Tourist arrivals quadrupled from 60,000 in 1999, to 250,000 in 2001. This year’s expected total is 2.5 million.
“Mass tourism is the major challenge. There will be an accelerated use of temples that were not constructed for that purpose,” says Anne Lemaistre, who heads UNESCO, the U.N.’s cultural and educational body, in Cambodia. “It’s not time to talk about it anymore. We need to act.”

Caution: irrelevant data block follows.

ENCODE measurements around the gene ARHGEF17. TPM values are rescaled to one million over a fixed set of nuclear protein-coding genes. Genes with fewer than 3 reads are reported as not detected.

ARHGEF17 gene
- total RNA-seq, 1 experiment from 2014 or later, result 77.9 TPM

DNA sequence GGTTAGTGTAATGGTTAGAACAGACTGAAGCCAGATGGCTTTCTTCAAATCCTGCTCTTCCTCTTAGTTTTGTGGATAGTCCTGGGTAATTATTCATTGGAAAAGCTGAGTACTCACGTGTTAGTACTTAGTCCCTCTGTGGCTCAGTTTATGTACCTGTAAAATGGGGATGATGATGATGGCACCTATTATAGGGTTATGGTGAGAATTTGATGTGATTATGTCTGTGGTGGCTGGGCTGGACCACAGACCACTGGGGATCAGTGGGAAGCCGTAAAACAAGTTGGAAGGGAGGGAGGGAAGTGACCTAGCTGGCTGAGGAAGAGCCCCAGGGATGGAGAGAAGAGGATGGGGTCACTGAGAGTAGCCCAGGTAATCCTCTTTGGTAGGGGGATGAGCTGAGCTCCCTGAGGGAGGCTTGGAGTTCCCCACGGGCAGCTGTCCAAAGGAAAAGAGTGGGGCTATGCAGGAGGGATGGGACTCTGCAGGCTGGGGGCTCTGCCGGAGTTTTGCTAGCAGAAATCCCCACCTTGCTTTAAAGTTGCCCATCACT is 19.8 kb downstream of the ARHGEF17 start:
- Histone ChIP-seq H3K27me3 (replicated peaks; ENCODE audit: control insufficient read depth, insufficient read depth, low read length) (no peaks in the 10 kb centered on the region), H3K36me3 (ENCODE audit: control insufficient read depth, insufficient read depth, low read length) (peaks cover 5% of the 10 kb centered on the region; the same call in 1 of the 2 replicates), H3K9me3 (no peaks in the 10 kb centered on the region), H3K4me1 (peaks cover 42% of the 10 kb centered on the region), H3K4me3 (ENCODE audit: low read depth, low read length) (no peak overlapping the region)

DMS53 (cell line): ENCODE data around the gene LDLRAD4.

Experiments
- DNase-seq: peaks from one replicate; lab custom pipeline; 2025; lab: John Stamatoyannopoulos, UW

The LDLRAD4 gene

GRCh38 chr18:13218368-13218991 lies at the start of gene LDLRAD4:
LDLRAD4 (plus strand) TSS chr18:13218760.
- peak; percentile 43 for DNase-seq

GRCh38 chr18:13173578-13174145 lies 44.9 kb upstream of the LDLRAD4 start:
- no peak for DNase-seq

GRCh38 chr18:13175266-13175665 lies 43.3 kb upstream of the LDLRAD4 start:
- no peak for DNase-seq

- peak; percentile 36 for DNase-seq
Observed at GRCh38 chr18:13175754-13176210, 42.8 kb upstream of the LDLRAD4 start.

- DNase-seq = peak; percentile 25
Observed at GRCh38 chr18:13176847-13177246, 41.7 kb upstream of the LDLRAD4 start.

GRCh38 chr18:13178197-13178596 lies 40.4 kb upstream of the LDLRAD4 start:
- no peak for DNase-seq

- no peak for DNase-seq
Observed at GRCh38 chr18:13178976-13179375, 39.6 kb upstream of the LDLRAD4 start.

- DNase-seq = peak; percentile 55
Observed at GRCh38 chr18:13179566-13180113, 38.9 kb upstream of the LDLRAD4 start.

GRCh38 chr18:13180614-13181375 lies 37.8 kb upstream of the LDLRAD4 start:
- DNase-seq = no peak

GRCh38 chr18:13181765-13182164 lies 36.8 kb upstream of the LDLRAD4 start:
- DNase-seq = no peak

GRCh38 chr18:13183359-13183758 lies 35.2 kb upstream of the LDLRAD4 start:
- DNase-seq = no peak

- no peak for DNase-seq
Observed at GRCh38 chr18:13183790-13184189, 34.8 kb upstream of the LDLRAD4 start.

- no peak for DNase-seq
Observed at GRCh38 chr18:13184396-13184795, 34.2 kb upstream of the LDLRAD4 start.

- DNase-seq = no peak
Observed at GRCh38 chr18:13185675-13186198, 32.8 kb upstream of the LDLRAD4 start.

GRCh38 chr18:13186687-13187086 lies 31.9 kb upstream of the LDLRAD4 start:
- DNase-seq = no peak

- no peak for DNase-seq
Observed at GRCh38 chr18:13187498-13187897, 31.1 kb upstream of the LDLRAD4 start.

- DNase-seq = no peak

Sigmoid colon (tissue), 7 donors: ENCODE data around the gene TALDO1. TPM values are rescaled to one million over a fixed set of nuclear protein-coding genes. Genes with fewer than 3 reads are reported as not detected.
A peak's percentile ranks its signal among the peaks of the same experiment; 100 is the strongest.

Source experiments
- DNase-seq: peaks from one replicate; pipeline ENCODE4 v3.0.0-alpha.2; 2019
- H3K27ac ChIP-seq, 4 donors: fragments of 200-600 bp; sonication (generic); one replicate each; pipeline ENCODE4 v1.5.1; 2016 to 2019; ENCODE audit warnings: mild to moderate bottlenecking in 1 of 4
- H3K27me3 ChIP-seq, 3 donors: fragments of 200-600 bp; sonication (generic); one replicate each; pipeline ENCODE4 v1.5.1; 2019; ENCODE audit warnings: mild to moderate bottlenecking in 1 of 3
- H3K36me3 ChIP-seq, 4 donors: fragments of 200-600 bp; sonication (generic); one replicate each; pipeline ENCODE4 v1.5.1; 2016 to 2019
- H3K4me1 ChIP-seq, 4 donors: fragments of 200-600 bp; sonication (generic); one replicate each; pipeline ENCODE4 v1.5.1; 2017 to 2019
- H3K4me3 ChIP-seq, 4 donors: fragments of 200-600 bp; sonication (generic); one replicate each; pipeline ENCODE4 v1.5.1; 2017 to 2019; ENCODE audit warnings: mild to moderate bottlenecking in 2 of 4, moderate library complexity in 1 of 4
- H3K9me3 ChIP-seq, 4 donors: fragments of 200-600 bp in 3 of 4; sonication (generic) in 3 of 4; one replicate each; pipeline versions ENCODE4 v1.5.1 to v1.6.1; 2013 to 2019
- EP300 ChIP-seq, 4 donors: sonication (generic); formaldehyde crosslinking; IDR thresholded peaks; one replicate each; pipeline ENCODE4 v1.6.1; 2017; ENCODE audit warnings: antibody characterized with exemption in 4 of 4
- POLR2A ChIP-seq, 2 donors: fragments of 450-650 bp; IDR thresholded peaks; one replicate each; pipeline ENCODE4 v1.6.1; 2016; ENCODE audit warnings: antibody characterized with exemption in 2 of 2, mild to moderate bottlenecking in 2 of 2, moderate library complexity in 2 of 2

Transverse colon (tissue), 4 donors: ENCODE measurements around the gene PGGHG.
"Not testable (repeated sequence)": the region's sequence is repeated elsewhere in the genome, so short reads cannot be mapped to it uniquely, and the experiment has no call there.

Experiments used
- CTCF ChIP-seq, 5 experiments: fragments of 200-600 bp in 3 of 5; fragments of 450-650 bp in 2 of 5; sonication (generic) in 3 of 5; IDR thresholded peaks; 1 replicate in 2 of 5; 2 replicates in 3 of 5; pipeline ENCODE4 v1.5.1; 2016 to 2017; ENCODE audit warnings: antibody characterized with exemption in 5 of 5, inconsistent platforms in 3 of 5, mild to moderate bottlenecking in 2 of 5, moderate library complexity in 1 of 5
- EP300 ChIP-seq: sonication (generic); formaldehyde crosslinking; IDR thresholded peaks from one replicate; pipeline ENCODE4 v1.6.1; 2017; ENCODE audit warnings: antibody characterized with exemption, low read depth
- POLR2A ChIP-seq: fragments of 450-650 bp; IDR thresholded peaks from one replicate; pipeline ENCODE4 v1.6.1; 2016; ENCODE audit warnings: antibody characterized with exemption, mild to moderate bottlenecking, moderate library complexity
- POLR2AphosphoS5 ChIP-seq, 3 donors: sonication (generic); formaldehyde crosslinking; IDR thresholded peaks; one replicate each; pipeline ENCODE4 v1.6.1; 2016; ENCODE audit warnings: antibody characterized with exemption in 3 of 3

There has never been a lasting master plan to preserve and regulate the 160-square-mile (400-square-kilometer) site, although an Australian-devised Heritage Management Framework enacted this year should help, she says.
Story: Denis D. Gray, AP | Photo: Wikimedia Commons